ATLANTA – The final hole at East Lake brought two strange sights Saturday at the Tour Championship.
First, Rory McIlroy hit a shot that toppled out of thick rough right into the water in front of him, a distance laser cameras estimated at 85 feet, 8 inches, not accounting for how far it sank to the bottom.
Then, Dustin Johnson reached his drive and could see the entire golf ball in the grass. It was in the first cut, sure, but a relief considering he didn't hit a fairway over the final three hours.
It was a rare green light for Johnson, and he hit 5-iron to 30 feet for a two-putt birdie and an even-par 70, allowing to escape with a one-shot lead over Sungjae Im at the halfway point of the chase for the FedEx Cup and the $15 million prize.
Johnson headed straight to the range to try to figure out why he hit only two fairways, though he was satisfied to have so few chances and still stay in front.
“Two different golf courses if you’re playing from the fairway or playing from the rough,” Johnson said. “Playing from the fairway you can attack the course, you can shoot a good score. Playing from where I did, it’s not so much fun. But I managed my game pretty well, and pleased with the score that I shot, especially the way I drove the ball.”
McIlroy also shrugged off his shot, in which he tried to do too much with a gnarly lie, not so much to get over the water but a bunker on the right side. It cost him a bogey for a 71 that left him five behind, though he could see a bigger picture.
“It doesn’t look like I’m going to lose any ground today anyway, which is some sort of consolation,” he said.
That might have been the best take after a second round filled with birdies and blunders. The next 36 holes are all about opportunity for the nine player separated by just five shots.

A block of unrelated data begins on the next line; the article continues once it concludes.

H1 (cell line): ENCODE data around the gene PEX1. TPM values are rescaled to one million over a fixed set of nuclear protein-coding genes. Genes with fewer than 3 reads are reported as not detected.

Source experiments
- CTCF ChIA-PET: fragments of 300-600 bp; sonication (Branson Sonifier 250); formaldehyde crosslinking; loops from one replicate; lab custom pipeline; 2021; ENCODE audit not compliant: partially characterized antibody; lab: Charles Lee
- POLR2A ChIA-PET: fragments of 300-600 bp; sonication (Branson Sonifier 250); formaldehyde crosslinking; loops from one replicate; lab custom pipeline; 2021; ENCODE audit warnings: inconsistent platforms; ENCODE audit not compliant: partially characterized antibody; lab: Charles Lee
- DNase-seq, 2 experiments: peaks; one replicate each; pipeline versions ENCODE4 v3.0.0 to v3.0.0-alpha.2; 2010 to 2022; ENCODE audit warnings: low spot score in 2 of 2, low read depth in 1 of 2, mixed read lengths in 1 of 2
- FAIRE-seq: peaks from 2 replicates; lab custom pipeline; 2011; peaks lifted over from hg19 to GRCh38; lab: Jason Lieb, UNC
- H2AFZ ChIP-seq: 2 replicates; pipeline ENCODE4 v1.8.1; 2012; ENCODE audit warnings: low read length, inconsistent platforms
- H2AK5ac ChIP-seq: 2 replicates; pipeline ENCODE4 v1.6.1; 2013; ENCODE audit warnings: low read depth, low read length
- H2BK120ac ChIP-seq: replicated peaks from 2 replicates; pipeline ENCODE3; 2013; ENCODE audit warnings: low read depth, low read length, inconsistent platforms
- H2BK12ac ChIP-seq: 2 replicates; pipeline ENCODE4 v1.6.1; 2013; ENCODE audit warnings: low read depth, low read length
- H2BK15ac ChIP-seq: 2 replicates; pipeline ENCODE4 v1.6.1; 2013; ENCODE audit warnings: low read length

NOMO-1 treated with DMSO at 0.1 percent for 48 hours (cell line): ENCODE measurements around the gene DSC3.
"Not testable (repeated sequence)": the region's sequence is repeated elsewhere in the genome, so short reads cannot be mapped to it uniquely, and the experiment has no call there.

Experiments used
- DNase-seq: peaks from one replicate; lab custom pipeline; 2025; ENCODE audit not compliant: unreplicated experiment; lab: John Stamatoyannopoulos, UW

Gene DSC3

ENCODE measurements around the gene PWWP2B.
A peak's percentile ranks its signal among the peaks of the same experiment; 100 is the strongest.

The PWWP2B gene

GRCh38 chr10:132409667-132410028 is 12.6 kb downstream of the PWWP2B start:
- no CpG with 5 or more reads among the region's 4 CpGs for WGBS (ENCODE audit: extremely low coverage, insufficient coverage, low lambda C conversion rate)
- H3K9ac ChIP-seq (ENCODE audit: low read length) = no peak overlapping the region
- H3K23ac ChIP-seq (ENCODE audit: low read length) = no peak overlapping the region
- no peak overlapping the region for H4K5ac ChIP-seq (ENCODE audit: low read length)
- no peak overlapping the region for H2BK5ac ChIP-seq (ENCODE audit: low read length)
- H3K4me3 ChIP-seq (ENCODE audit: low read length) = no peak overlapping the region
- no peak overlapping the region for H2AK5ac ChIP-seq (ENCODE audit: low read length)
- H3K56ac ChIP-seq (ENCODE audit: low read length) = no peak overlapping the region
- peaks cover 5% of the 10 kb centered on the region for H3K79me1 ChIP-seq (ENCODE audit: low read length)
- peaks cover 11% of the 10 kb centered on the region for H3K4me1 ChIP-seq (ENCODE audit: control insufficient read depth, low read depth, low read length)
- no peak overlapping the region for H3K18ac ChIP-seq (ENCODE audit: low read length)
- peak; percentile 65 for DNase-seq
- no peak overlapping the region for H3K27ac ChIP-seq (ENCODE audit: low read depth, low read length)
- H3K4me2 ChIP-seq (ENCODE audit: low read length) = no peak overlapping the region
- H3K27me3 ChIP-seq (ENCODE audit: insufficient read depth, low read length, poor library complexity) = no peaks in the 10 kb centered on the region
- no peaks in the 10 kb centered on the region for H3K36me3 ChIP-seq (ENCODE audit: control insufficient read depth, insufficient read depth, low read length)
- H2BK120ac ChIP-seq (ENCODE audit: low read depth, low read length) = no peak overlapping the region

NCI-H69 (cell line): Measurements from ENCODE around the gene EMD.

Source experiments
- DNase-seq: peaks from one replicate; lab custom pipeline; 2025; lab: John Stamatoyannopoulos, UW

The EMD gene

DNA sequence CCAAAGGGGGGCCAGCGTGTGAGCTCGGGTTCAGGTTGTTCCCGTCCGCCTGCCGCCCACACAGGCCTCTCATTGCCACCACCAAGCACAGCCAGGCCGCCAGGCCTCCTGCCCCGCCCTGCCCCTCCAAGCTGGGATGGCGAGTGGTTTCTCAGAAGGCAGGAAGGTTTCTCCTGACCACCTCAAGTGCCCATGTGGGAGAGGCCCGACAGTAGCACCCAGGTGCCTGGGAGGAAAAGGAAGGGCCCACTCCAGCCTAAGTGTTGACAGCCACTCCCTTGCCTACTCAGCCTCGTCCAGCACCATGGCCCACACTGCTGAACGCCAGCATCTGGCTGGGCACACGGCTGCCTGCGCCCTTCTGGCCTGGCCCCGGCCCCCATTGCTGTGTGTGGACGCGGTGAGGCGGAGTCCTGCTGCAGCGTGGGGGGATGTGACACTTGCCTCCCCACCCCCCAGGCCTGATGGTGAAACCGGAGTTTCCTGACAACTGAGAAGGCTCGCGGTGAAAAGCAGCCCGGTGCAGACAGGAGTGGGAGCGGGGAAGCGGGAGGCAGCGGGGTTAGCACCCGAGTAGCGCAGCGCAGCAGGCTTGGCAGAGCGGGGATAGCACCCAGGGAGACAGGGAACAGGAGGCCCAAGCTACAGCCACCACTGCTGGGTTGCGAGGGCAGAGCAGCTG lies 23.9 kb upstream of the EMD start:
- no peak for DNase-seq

As well as Johnson has been playing — two runner-up finishes and an 11-shot victory in his last three starts — there was a chance he could have taken his two-shot lead at the start of the tournament and run away with it.
Johnson, with rounds of 67-70 along with starting at 10 under as the No. 1 seed in the FedEx Cup, was at 13 under.
Im, the budding star from South Korea whose game had gone lukewarm coming out of the three-month shutdown, birdied three of his last four holes for a 64 and will be in the final group with Johnson.
Xander Schauffele, who won the Tour Championship as a rookie in 2017, ran off three straight birdies late in his round for a 65 and was two shots behind. Another big move came from PGA champion Collin Morikawa, whose 66 put him four shots out of the lead.
Johnson hit the fairway on the first and fifth holes — both pars. He still managed a birdie on No. 8 when he drove into a bunker, came up short of the green and chipped in from 40 feet, both the par 5s and on No. 3, where he made a 40-footer.
“I feel like I got my two bad rounds out of the way and I got two good ones coming, where the other guys, they’ve shot some good scores,” Johnson said. “My game feels good. I’ve still got a lot of confidence in everything I’m doing. Just I’ve got to hit it in the fairway. That’s pretty simple.”
He wasn't alone in his struggles.
Justin Thomas pulled within one shot until he couldn't convert birdie chances and then drove so far left on the 18th that he had to pitch out sideways, leading to bogey and a 71.
Jon Rahm again was keeping stride with Johnson until he found the water off the tee at the par-3 15th and made double bogey, followed by a wild drive that led to bogey on the 16th. He shot a 74, nine shots worse than his opening round. That left him four shots behind at 9 under.
That's what was so maddening for Thomas, who felt like he was hitting it well enough from tee to green. He ranks last in the 30-man field in putting, which would not surprise him.
“I should have never shot over par today with how well I played,” he said. “I just made absolutely nothing.”
That much was evident when his 6-foot par putt swirled in and out of the cup, and Thomas gave it a sarcastic thumbs-up.
Rahm was frustrated as ever, mainly because he couldn't capitalize when he was in the fairway and felt it was another round at East Lake that would cost him. Now, however, he's still only four shots behind with 36 holes remaining and $15 million still very much up for grabs.
“The closest I came from the fifth hole on to make a birdie was that bunker shot on 18,” he said of his third shot from behind the green. “That’s the best look I had all day. It’s just one of those days. But like you said, the mentality is right now we’ve played two days of the tournament. I’m four back going into the weekend. Anything can happen.”